Celeb News

Jeanne and Barry Little: Our mad, mad life!

By Glen Williams They said Jeanne and Barry Little wouldn't last two months — 36 years on they're still having a wild time together! We've loved Jeanne Little since she first burst into our consciousness back in the early 1970s with her raucous and endearing "Hello daaarling, gee you're gorgeous!" And every step of the madcap way, Barry, her ever-supportive (he would say long-suffering) husband, has been there, believing in and shoring up Jeanne's offbeat and amazing talent. He says he "tolerates" her insanity, but it's obvious he absolutely adores it. As part of our 60th birthday celebrations, we couldn't help but stroll down memory lane with a couple who are part of the Woman's Day family — and have one of Australia's most enduring marriages — the Littles. How do you describe Jeanne?
Barry: She's mad. And she gets away with murder.
Jeanne: I am mad. I love being mad. When I go up to the shop to get some milk or something, people stop me and say, "Hello Jeanne, how are you?" And I'll say, "You're looking fantastic," when they really look shocking. [Laughs]
Barry: I don't know how she gets away with it. Jeanne is oblivious to her madness. She made a dress out of rubber gloves and she went up the street to get something. This old lady stopped her and said, "What's that dress made of, condoms?" Jeanne said, "Daarling, if they were condoms I'd be stripped naked by now." It's true she has this tremendous warmth. When she goes up to the shops she's gone for hours because she talks to everyone. And she's the kindest person in the world. Generous to a fault. She's just given you one of my 15th-century statues. And it's not hers to give. But we never have really bad fights do we? Is it true you picked Barry up at a railway station?
Jeanne: Yes that's right, sort of. I was on my way to a party with friends and picked Barry up at North Sydney station.
Barry: That was the first time I saw Jeanne. Was it instant attraction?
Barry: Yes. We talked all night at the party together.
Jeanne: It really was instant, wasn't it? It was lovely. What year was that?
Barry: It was the early '60s. We had a 10-year relationship together before we decided to get married. We didn't rush into it.
Jeanne: Yes, we were together a long time. Lots of cocktail parties in between and having tons of people who were wild and mad. It sounds a very Bohemian life!
Jeanne: Yes, we love all that.
Barry: They were the days, lots of drinking and good times. We all got together on Saturday nights outside the Rex Hotel [in Sydney's Kings Cross] at 10 o'clock, just hanging around and waiting to go to some party or other. The rest of the week we had these fairly ordinary jobs. Jeanne worked at the attorney-general's office as a bookkeeper and I was an interior designer. Is that how you brought your daughter Katie up, to have a strong belief in herself?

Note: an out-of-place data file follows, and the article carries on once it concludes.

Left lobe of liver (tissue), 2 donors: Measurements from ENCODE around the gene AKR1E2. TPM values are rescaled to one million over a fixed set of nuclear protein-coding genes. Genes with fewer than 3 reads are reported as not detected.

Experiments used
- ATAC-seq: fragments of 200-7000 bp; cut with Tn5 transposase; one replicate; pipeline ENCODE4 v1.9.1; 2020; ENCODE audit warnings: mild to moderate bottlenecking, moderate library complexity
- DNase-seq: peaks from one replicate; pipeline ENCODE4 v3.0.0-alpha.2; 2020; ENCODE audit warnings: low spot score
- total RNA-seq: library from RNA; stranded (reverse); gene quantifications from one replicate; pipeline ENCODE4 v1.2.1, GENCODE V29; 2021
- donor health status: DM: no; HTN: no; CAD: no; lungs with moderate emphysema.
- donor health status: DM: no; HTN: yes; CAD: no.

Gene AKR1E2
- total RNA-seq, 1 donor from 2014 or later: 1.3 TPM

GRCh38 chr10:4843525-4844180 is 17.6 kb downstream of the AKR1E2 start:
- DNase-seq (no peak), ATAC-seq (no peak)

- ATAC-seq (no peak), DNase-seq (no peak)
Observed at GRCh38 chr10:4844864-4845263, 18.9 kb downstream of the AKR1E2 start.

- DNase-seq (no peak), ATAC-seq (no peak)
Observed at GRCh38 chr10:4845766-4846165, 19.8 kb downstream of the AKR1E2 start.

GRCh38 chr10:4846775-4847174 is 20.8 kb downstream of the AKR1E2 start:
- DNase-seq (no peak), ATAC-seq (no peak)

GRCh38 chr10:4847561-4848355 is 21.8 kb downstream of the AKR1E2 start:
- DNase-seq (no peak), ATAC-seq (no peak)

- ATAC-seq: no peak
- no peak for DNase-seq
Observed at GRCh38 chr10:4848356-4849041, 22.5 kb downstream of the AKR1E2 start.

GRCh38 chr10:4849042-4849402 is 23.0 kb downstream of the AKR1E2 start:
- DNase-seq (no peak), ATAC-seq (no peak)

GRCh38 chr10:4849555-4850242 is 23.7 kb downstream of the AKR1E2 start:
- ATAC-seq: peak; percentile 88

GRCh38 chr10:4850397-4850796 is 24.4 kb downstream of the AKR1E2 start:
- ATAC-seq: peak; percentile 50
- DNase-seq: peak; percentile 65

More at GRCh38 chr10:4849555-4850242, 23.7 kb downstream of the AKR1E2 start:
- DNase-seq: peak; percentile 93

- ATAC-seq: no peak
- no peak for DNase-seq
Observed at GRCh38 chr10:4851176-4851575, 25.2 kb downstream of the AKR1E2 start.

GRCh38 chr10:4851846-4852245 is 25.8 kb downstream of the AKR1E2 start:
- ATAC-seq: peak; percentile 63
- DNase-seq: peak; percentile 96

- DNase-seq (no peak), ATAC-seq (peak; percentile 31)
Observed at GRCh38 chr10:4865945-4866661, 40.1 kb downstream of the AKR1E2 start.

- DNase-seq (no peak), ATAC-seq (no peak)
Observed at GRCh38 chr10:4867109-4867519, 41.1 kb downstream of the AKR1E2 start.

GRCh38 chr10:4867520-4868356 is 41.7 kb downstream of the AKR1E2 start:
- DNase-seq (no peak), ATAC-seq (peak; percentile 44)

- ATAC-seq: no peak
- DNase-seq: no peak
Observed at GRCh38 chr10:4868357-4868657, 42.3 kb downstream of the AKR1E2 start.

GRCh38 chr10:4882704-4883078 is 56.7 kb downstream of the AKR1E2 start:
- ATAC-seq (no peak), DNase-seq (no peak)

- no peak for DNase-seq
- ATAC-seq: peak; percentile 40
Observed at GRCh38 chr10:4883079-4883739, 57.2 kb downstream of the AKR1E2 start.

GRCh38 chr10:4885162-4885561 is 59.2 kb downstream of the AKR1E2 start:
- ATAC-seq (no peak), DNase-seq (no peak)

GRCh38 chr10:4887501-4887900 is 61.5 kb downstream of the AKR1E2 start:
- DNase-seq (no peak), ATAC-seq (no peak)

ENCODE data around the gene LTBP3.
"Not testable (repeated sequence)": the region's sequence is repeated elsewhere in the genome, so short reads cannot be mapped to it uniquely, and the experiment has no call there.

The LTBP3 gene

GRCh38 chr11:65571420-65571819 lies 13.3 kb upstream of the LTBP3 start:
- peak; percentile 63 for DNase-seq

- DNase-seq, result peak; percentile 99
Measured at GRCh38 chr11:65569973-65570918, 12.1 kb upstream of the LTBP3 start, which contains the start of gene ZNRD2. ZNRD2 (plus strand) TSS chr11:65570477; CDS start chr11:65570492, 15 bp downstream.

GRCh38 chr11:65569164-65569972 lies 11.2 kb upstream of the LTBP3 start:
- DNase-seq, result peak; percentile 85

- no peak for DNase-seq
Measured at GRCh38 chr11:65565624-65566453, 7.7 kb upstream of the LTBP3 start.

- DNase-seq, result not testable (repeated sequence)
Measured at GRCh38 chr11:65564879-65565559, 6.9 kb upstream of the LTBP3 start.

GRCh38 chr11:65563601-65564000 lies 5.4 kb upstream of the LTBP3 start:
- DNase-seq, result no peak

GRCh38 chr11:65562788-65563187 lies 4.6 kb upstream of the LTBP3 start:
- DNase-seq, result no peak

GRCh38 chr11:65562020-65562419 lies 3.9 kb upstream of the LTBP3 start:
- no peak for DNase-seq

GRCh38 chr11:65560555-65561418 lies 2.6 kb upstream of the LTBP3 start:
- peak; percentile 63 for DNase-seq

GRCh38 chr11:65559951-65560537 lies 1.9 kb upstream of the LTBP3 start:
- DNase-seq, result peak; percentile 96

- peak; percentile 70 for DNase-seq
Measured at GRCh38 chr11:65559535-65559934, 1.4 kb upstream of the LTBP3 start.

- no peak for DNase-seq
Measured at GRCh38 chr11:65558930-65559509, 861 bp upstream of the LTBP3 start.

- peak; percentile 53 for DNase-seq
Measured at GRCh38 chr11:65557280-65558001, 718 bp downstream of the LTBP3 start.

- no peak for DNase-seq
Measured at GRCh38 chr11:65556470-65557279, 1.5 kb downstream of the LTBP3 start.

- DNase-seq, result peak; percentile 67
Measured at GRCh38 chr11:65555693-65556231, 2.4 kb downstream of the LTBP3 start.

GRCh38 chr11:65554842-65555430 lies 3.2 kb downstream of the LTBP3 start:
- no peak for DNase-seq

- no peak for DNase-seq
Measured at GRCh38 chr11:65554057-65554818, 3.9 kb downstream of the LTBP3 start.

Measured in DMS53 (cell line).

Jeanne: I think so.
Barry: It was very hard for Katie, growing up, she used to get abused at school. It must have been hell with kids screaming at her, "Hello daaaaarling." We had problems with her when she was an adolescent. She was a bit wild.
Jeanne: You can understand that. It's not every day your mum's Jeanne Little, is it?
Jeanne: That's true! Perfectly true. Exactly.
Barry: She's a very sensible girl, quite level-headed.
Jeanne: We sent Katie to a really good school and I used to go and pick her up after being on The Mike Walsh Show in the '70s and I sometimes had hot pants on and a matching purple wig and make-up galore, and I'd sort of be there at the school and all these other mothers would go, "Oh, hello". Some of the mums were real snobs. But the kids at the convent next door used to hang out the window and loved it.
Barry: I think the other kids wished their mother was as mad and fun as Jeanne. And now you're grandparents to Katie's kids...
Jeanne: Oh, it's nice, isn't it Barry?
Barry: Yes, we like it.
Jeanne: They like to drop them in. They say they're coming over so we run out and get chocolate and ice-cream and everything. And their mother says, "Don't give them chocolate or ice-cream because it makes them frenetic." But as soon as the door slams we run and get the chocolate and the ice-cream and jelly. It's fabulous, and by the time the parents come back they've wrecked the house and they're on to the next place. They are lovely.
Barry: He's a dear little boy. Tom is three and Charlotte's one. Do you still read tea leaves Jeanne?
Jeanne: Yes, I do. My mother used to read them, too. One day my mother was waiting for this woman's son from Brighton-Le-Sands to bring his mother's tea cup to her. When he brought it, she said, "See this person with a hatchet on a woman's head?" and by the time her son came home she'd been killed. So isn't that terrible. What happens when you see death in a tea cup?
Barry: She's seen a few deaths but she doesn't tell anyone. We saw a boot at the top of the cup last week and that means we're moving. And that's exactly what happened. Yes, you're at an amazing turning point. After all these years you're moving house...
Jeanne: Yes, we are. It really is an end of an era.
Barry: It's enormous. We're getting rid of everything.
Jeanne: We are happy about it. We've been here a long time and there are too many stairs. I fell down them with high heels on. I was shooting down thinking, "Will it be my neck, will it be my knees? Here I go." Another time Barry was home and I could here this crashing sound and I thought , "Oohwah, there's an elephant in the house. It was Barry crashing headfirst into a wall."
Barry: I was lucky I didn't knock myself out. We've both had falls in the house. For more of this interview, see this week's 60th anniversary issue of Woman's Day (on sale August 25).

read more from